This is the listing for the first edition of Soccer vs. the State, published in 2011. For the 2nd edition, published in 2019, click HERE
Soccer has turned into a multi-billion-dollar industry. Professionalism and commercialization dominate its global image. Yet the game retains a rebellious side, maybe more so than any other sport co-opted by money makers and corrupt politicians. From its roots in working-class England to political protests by players and fans, and a current radical soccer underground, the notion of football as the “people’s game” has been kept alive by numerous individuals, teams, and communities.
This book not only traces this history, but also reflects on common criticisms: soccer ferments nationalism, serves right-wing powers, fosters competitiveness. Acknowledging these concerns, alternative perspectives on the game are explored, down to practical examples of egalitarian DIY soccer!
Soccer vs. the State serves both as an orientation for the politically conscious football supporter and as an inspiration for those who try to pursue the love of the game away from television sets and big stadiums, bringing it to back alleys and muddy pastures.
“There is no sport that reflects the place where sports and politics collide quite like soccer. Athlete-activist Gabriel Kuhn has captured that by going to a place where other sports writers fear to tread. Here is the book that will tell you how soccer explains the world while offering means to improve it.”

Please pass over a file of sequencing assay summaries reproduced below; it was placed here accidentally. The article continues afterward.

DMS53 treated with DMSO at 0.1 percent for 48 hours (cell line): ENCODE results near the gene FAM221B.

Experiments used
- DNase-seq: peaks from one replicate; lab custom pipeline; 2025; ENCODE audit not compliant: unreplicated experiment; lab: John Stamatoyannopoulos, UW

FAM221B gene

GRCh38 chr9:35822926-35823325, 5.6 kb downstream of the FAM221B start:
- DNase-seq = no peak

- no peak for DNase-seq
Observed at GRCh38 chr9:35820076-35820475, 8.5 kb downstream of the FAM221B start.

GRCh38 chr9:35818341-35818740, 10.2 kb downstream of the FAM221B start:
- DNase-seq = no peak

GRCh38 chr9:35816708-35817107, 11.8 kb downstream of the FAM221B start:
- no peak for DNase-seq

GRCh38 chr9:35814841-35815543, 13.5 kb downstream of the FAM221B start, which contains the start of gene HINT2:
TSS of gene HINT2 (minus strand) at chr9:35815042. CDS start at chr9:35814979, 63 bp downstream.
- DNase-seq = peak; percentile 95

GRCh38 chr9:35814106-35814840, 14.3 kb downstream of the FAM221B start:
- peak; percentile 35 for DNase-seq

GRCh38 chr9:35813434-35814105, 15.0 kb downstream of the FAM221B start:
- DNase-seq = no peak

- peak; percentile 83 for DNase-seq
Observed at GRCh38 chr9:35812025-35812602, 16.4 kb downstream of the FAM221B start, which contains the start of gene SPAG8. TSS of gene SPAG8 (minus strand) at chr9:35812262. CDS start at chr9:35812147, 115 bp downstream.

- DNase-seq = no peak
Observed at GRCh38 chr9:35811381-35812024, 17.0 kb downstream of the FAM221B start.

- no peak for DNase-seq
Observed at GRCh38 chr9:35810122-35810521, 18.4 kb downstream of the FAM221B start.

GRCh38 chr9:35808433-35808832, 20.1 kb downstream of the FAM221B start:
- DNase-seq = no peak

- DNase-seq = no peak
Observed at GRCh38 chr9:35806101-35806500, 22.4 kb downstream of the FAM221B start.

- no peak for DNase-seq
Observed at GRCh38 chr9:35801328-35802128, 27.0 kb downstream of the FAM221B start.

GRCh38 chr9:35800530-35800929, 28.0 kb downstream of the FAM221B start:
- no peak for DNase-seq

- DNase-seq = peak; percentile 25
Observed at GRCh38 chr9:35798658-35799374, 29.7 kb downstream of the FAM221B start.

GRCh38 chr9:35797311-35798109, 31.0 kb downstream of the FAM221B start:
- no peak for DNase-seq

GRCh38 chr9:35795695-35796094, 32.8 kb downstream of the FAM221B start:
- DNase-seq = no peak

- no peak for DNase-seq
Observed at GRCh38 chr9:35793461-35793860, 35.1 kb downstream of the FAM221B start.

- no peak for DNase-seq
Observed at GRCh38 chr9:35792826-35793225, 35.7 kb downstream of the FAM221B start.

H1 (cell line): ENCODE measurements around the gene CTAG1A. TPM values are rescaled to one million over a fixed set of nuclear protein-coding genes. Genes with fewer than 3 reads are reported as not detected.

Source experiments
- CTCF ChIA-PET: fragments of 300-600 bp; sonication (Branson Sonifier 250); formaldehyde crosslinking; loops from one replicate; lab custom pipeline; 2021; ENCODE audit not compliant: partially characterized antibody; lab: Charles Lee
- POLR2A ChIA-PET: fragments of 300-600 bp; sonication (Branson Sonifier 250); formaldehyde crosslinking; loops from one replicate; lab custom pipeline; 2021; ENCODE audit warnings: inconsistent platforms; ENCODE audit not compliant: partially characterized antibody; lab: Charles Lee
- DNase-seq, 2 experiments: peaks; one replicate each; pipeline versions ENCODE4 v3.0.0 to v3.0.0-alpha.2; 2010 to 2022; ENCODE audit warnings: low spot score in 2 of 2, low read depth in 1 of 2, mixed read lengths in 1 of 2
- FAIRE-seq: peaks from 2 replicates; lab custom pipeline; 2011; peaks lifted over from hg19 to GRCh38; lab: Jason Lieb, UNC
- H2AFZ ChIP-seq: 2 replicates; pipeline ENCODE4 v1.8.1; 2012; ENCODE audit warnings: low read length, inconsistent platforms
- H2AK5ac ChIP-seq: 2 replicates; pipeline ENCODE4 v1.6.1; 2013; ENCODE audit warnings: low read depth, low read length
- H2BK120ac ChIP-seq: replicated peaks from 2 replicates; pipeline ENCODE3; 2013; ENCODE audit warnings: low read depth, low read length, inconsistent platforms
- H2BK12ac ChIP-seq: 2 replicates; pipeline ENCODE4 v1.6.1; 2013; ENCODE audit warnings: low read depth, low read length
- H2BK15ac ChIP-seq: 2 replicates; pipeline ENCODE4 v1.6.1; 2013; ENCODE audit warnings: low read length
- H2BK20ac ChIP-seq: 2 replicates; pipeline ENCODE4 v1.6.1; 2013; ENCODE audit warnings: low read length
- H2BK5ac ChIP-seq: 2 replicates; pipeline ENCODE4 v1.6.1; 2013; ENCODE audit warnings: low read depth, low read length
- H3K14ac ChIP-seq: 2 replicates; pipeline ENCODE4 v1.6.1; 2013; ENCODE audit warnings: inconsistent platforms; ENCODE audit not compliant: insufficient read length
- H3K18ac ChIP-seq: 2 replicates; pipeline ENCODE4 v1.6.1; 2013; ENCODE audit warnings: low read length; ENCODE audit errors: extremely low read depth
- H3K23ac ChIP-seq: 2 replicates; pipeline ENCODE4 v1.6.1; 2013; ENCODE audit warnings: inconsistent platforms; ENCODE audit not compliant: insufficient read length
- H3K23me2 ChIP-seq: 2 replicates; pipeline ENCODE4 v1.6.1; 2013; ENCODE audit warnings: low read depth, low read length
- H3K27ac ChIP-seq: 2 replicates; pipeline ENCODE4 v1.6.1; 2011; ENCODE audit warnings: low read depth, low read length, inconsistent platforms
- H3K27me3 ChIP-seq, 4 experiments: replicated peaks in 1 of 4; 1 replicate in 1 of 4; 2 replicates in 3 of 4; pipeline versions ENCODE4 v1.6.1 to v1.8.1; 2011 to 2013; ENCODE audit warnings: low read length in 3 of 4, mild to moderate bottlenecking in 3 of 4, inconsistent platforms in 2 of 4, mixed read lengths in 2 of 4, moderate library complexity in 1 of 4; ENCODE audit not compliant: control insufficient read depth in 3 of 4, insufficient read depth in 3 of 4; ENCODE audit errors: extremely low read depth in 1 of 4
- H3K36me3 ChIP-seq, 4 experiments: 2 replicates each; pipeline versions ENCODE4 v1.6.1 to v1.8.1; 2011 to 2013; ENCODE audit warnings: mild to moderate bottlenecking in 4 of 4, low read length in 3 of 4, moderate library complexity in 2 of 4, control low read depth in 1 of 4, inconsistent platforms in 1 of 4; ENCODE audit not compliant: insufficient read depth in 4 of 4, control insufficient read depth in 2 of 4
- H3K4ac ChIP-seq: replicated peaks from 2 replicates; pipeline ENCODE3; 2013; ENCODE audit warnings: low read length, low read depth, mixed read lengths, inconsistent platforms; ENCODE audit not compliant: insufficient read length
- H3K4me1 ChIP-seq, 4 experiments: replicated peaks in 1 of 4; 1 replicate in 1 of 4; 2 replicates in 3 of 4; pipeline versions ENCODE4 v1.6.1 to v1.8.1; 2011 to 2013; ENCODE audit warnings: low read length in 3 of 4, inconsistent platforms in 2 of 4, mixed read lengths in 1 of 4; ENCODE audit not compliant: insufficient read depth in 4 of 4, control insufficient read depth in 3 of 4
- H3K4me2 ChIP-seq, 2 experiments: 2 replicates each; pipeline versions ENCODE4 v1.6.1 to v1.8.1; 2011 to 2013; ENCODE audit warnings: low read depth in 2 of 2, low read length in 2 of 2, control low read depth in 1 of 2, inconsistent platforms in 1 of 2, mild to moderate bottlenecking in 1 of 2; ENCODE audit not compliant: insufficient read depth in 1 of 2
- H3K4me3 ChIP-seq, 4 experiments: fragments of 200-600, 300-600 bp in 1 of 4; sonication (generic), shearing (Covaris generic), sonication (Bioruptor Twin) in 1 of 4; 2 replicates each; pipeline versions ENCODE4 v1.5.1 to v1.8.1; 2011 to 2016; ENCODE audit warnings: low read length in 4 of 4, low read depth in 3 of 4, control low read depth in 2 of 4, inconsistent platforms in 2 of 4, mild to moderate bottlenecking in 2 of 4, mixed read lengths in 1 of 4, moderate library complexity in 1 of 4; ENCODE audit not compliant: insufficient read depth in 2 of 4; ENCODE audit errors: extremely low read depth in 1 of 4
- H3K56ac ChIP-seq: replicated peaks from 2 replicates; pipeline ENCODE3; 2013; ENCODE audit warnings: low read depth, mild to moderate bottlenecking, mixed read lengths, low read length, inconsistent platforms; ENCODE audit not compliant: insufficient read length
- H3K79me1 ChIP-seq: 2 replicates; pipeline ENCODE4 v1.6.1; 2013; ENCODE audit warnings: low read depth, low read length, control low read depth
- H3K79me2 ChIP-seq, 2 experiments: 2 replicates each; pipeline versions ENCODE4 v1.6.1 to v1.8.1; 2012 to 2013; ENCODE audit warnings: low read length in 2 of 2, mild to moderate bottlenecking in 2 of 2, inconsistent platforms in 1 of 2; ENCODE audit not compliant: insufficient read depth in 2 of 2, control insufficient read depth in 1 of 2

—Dave Zirin, author Bad Sports: How Owners are Ruining the Games We Love
“I was greatly encouraged by this work. It provided me with alternative ways to play, enjoy, and talk about football, leaving behind nationalism and the exclusiveness of elite athletes. When we applied the clues and tips included here to the anti-G8 football matches in Japan in 2008, we were able to communicate, interact, and connect with many people, regardless of nationality, race, and religion. I recommend this book to all who seriously hope for an alternative space in sports. Unite the world through football, and reclaim sports!”
–Minobu, Rage Football Collective (RFC), Japan
“Gabriel Kuhn illustrates compellingly how many radicals use soccer as a cathartic gas station, and how they integrate the game into their political beliefs and struggles. Has this to do with the game or with the people? The work ties both aspects together and is indispensable reading for those who want to know how important and how passionate activism in sports can be.”
–Gerd Dembowski, Bündnis aktiver Fussballfans (BAFF) & Football Against Racism in Europe (FARE)
About the Author:
Gabriel Kuhn was born in Innsbruck, Austria, in 1972. He was deeply immersed in soccer culture as a teenager, and became one of the country’s youngest semi-professional players. Tired of both the demands and the politics, he abandoned his career for studies, travels, and activism, but still joins pick-up games whenever he gets the chance. Gabriel has published widely on underground culture and politics, and founded the DIY publishing outfit Alpine Anarchist Productions in 2000. Previous publications with PM Press include Life Under the Jolly Roger: Reflections on Golden Age Piracy (author, 2010), Sober Living for the Revolution: Hardcore Punk, Straight Edge, and Radical Politics (editor, 2010), and Gustav Landauer: Revolution and Other Writings (editor/translator, 2010).
Author: Gabriel Kuhn
Publisher: PM Press
Published: February 2011
Page Count: 264
Size: 9 by 6
Subjects: Politics-Activism, Sports-Soccer
See and hear author interviews, book reviews, and other news on the Author’s Page HERE